Jinja's new suspension bridge was still under construction the last time I was there

I took a boat out to the spot that Uganda claims is the source of the Nile River, flowing from underground at Lake Victoria.
Once there, I was able to log an Earth Cache, by getting this picture.

12 April 2019

A few interesting and random shots of typical day-to-day life in my neighborhood and at my house

After there was a break-in at one of the nine houses on the compound where I live, the landlady hired Njuguna to do some welding on all of our doors, in theory making the houses more secure.

I always enjoy watching manual labor and had fun chatting with Ngunua. He's proudly showing me his homemade tools.

He also made this welding machine himself.

Every 'fundi' (repairman) that's been to one of my houses in Nairobi,
has plugged in his equipment in this rather reckless manner.

On that same day, Daniel trimmed my hedges using the ladder he had just built for me.
Later I had chicken and chips (french fries) delivered via a motorbike, for all three of us.

On a different day, our Assistant Chief Madam Sarah, met with several of us who live in the Muthaiga shops neighborhood.
We discussed recent break-ins, plus the new Huduma Namba (service number) every Kenyan is supposed to get.

Here's a few of the neighbors who attended the meeting, including Mama Sharee (white shirt), who owns the duka where I shop. 

Mama Sharee's shop is on the far left, where she stocks basic kitchen supplies and fresh produce.

Sometimes my friend, Fredrick, trims my hedges... along with help from his son, Jason.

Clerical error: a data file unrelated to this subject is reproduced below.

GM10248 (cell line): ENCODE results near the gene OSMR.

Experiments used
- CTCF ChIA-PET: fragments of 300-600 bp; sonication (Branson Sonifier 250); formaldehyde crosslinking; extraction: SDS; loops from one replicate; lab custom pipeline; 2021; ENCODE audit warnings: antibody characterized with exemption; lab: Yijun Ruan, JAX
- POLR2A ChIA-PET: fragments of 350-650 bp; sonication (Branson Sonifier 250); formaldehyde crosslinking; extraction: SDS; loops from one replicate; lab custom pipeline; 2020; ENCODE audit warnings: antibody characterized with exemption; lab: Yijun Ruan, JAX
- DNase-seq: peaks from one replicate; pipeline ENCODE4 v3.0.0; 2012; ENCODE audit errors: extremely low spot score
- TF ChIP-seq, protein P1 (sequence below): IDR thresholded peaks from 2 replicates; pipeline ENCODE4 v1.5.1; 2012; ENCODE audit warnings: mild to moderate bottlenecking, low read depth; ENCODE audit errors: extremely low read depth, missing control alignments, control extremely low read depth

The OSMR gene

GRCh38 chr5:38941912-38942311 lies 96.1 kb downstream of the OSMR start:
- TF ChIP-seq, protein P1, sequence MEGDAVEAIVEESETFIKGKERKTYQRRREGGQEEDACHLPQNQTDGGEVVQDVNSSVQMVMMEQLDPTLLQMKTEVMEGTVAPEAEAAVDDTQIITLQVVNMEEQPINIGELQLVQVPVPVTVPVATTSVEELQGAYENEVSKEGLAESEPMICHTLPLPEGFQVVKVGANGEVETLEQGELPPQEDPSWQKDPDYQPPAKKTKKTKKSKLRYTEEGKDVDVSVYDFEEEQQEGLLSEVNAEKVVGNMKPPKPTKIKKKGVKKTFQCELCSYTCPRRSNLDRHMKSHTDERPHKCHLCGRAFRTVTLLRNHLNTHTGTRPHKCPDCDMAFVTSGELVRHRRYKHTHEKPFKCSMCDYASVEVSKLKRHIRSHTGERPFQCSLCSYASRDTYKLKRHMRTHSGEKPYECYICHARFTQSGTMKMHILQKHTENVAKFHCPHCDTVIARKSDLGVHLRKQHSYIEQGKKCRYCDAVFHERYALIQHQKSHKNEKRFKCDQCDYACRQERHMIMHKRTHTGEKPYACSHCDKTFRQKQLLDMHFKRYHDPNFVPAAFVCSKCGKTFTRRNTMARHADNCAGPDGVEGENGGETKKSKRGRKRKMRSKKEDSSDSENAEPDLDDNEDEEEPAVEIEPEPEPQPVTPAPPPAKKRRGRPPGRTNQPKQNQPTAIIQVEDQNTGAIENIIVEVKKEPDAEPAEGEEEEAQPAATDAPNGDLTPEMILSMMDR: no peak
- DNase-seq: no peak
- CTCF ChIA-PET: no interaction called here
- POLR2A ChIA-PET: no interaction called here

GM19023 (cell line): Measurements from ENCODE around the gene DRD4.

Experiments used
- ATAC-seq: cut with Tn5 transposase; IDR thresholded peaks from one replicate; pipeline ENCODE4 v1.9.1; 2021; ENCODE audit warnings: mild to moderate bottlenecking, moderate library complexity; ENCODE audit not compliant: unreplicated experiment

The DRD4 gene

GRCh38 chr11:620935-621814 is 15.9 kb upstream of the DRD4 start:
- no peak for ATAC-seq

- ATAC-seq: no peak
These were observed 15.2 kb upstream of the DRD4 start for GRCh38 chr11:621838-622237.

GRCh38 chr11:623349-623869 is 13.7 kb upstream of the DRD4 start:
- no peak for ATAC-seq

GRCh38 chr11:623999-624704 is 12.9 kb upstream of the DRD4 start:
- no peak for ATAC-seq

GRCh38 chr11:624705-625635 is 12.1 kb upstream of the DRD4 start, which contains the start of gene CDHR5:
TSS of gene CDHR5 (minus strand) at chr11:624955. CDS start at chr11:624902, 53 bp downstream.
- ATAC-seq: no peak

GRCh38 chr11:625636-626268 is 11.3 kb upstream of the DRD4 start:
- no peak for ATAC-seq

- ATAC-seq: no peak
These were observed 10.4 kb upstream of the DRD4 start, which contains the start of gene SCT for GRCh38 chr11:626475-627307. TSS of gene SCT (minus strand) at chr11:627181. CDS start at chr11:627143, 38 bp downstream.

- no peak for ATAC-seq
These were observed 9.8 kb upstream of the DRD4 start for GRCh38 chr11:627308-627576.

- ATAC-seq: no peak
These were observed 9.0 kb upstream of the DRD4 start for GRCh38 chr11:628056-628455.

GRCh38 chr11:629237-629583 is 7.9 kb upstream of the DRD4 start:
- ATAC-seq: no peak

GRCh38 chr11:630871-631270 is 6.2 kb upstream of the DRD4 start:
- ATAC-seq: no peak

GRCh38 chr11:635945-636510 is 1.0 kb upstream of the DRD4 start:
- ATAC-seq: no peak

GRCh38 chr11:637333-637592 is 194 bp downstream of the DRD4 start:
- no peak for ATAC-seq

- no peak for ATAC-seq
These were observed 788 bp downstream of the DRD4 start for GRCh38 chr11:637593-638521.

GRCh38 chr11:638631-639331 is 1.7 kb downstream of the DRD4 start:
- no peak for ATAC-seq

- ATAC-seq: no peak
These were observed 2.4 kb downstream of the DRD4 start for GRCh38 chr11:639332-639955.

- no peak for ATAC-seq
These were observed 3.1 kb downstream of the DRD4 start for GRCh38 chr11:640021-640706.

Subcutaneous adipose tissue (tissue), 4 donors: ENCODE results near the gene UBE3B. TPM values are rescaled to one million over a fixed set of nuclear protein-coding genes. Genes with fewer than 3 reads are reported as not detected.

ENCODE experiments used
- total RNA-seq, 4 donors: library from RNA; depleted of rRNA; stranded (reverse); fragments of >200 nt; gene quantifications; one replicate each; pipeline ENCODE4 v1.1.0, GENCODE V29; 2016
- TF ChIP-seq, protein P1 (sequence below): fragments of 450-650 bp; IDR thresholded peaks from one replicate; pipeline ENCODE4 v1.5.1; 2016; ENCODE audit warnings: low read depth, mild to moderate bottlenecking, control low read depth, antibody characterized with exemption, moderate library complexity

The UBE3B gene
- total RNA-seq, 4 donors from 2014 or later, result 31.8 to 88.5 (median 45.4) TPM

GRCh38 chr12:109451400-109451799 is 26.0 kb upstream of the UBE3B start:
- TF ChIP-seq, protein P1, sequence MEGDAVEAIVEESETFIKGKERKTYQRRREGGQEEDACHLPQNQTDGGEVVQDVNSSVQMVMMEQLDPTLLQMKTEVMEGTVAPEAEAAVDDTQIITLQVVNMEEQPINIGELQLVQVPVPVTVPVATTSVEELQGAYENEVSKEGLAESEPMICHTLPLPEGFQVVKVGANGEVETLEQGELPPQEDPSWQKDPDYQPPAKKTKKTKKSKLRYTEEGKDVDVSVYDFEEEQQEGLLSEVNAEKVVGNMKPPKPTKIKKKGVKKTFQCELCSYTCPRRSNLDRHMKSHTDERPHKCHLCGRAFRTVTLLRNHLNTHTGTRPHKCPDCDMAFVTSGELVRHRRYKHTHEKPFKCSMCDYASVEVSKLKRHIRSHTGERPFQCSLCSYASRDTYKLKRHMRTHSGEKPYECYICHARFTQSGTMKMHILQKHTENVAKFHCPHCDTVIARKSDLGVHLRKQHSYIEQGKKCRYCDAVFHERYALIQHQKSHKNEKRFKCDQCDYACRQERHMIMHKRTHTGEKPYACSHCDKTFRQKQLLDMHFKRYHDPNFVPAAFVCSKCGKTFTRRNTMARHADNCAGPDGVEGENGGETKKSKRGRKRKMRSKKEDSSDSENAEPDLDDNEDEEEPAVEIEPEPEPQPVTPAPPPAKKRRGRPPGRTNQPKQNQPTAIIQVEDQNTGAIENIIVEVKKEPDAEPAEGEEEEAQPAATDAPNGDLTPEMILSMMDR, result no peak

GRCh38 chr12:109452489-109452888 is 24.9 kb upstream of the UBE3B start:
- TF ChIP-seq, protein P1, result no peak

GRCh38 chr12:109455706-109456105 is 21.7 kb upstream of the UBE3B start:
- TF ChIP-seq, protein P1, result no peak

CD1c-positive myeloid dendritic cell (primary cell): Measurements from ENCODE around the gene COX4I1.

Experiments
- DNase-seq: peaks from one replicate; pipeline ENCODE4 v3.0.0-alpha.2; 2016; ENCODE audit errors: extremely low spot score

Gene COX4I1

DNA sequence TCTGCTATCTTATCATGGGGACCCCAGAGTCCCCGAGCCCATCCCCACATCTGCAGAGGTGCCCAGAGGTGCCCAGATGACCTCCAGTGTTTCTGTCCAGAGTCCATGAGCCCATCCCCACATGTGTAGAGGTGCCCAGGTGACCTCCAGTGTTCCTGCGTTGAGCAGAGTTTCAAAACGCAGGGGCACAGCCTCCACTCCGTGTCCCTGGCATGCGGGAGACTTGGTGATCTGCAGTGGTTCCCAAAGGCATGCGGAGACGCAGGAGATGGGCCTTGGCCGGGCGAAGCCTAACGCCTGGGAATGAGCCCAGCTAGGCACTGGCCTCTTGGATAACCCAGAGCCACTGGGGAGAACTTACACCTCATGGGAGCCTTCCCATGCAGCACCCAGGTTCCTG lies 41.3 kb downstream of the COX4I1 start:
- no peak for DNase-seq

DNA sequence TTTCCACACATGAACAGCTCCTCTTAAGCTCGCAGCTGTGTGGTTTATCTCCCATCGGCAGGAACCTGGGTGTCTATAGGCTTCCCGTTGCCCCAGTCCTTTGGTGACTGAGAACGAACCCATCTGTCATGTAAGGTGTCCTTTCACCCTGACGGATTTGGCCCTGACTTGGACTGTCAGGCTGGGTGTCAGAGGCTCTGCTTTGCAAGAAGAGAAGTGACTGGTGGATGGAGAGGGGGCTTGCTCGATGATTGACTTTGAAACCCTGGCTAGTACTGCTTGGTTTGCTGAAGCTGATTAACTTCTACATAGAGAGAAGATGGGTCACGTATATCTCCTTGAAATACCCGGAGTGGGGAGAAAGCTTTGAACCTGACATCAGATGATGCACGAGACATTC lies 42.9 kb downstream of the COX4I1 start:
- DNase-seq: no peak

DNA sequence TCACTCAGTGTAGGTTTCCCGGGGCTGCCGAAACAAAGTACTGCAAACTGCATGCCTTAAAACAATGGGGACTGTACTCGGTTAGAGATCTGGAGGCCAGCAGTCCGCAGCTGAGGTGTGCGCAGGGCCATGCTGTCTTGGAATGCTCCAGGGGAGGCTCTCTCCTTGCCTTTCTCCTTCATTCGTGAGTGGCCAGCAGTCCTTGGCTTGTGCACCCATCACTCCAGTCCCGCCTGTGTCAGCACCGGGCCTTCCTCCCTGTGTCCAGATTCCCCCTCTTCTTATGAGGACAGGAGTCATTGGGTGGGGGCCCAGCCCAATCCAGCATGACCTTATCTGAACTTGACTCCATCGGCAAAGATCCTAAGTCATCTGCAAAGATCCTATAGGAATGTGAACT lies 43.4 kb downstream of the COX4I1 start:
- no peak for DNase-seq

I planted these hedges in front of my house with Daniel (pictured above)
shortly after I moved in 5 years ago. Now they're envied by all my neighbors :)

02 April 2019

Enjoying another wonderful hike up on Ngong Hills, and reaching the highest peak (8,000' elevation)

A hike at Ngong Hills never disappoints and each one is different in some way. On this day it was quite hot, plus extremely windy and gusty.

On the peaks with heavy forest, we encountered a LOT of very fresh buffalo dung and saw their hoof prints on the trail. Additionally we also spotted a few of their hiding places in the thick bush. We were hoping to actually see one or two (from a distance, of course), but weren't lucky in that regard.

We paused often to enjoy the variety of gorgeous wildflowers and to watch an African Crowned Eagle hunting for prey. Our guide, Amos, showed us three different kinds of edible wild vegetation, which we sampled.

Amos (our guide), myself, and Kim - during yet another great day up on Ngong Hills

I took this profile picture of Ngong Hills, on a different day near Kiserian town

The word 'Ngong' is an Anglicization of a Maasai phrase enkong'u emuny meaning 'rhinoceros spring', which was located near present-day Ngong Town. And, the interesting Maasai story of how the hills were formed speaks of a giant who stumbled north from Mount Kilimanjaro. As he fell, he stuck his fingers into the ground leaving this formation we see today.

"Nature is a volume of which God is the author."
~ William Harvey (1578-1657), British physician

I will never tire of seeing random wildlife in Kenya, especially when you least expect it!
During another day when Kim and I were together - this time in the Kitengela area - we got to see this small herd of zebra. There was also a wildebeest hanging out with them, but I didn't get a good shot of it.

This is a common type of a man-mad 'pan' for the livestock to get a drink

Rivers seem to always create a sense of coolness and being refreshed